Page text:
As part of the recent completion of the 15-year redevelopment at the National Museum of Scotland we refreshed two of our World Cultures galleries – Inspired by Nature and Artistic Legacies – which reopened to the public alongside our new Ancient Egypt, East Asia, and Ceramics galleries on 8 February 2019.
One of the new additions to the Inspired by Nature gallery are four touch tables. We commissioned some new pieces specifically for this, working with Scottish artists to create some fantastic touch objects which enhance the displays and themes within the gallery.
Art & Nature
For this theme, we commissioned Perthshire based stone artist David F. Wilson to carve three stone semi-spheres demonstrating the transformation from the raw material to the finished product. David chose to use Scottish basalt, exploiting the natural properties of the stone to create a striking surface pattern combining concave and convex shapes. The difference between the raw, tooled and polished surfaces of the stone makes these pieces great to touch.
David situated his work within a tradition of carving stone spheres in Scotland, including the Neolithic carved stone balls of which National Museums Scotland has an excellent example on display – the Towie Ball.
Recycled and re-used
For this theme, we commissioned Scottish artist Katy Galbraith to make two mosaics using a variety of recycled materials including ceramics, broken car windows, glass, sweet wrappers and waste from a paperweight factory. She also included scraps of crockery belonging to relatives and ceramics painted by her children.
For ‘Goose Meadow’ Katy was inspired by a goose figure carved on one of the Pictish symbol stones that we have on display in our Scottish History galleries. The different surfaces created in these mosaics are wonderful to touch and interesting to look at the way in which recycled materials can be made into new artworks.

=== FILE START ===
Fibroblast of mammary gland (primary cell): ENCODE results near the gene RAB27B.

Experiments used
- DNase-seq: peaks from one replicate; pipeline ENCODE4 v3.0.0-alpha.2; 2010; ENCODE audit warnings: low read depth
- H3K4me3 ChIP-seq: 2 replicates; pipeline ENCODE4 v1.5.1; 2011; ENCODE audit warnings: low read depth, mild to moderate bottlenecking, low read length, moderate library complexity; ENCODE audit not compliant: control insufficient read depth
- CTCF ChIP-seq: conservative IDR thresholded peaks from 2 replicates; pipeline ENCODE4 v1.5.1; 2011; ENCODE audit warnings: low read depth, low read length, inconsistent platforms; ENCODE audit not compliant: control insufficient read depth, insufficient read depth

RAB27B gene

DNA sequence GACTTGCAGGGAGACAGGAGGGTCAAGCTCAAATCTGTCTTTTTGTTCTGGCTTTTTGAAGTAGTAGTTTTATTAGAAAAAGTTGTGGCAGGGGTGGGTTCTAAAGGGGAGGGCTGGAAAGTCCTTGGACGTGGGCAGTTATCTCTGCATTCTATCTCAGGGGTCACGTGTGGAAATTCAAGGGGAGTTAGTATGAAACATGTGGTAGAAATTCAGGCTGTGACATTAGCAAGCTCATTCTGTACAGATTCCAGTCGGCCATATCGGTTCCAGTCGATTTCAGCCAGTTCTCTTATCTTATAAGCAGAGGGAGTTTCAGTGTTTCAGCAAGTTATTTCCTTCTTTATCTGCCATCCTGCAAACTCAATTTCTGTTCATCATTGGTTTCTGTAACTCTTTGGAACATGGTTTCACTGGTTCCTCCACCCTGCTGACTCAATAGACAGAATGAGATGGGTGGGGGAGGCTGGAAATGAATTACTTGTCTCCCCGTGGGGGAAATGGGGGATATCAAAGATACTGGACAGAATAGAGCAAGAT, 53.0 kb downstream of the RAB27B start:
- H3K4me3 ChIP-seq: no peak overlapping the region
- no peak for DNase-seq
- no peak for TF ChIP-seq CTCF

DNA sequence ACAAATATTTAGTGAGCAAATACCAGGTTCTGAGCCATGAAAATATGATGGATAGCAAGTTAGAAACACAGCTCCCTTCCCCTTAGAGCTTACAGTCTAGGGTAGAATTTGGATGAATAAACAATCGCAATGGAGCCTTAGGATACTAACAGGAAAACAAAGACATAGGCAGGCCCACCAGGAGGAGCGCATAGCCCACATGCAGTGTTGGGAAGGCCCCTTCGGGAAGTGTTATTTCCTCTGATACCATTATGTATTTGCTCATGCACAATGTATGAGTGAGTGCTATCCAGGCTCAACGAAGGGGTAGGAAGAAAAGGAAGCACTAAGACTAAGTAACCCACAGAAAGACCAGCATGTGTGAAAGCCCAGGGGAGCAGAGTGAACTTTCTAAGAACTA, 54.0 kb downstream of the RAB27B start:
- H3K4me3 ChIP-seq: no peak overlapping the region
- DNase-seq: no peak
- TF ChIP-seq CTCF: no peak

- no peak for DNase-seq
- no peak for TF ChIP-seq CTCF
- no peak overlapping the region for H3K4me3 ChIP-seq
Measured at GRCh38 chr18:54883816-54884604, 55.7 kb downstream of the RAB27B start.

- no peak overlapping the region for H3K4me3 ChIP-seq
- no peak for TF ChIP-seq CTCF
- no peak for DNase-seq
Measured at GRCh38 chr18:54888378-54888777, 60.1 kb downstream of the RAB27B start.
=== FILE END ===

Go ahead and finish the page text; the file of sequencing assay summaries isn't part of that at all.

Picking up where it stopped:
Making Sense of the World
For this theme, we commissioned Edinburgh based resin jeweller Carla Edwards to make three pieces modelled on spherical motifs from a carved wooden panel from Java, Indonesia which is a new addition to the display in Inspired by Nature. This panel would have been used to hang ceremonial kris knives on, but it also served a protective function and occupied a particular place within a house.
The motifs Carla replicated are an eight-pointed star (octagram), a solar symbol and an open flower, which represent earthly and cosmic worlds. Carla made detailed silicon moulds which captured the surface relief of the wood and design of each motif. The pieces were then cast in resin and finished with a smooth but durable texture. Touching them enhances your sense of the carving and the ideas behind them.
Most indigenous belief systems in Indonesia share the concept of a three-tiered cosmos comprising of an Upper, Middle and Under Worlds. This tripartite cosmology can also be seen in the composition of the carved wooden panel with its three distinct areas. A figure sits at the top with birds, which are associated with the Upper World, and a spherical motif held aloft in each hand. The central panel depicts a scene from the Hindu epic the Mahabharata involving the heroic figure Arjuna probably alongside Krishna. The lower section is carved with two nagas or snakes which are associated with the Under World.
Animal figures can have a protective role in some cultures and are often used in pairs in architecture, such as on the gable ends of rooftops or displayed prominently either side of an entrance. For this theme, we commissioned Edinburgh based woodworker Sharon Kirby to make a scale replica of a crossed horse head gable, which is found on houses in Eastern Europe. She used an oak bargeboard and finished it with a satin varnish.
In contrast to the simple outline of the two-dimensional wooden horse head gable, which is designed to be seen from a distance, we sourced a pair of Chinese guardian lion-dog figures which are highly elaborate and tactile. Ancient guardian lion-dogs would have traditionally stood before Chinese Imperial palaces, tombs and temples.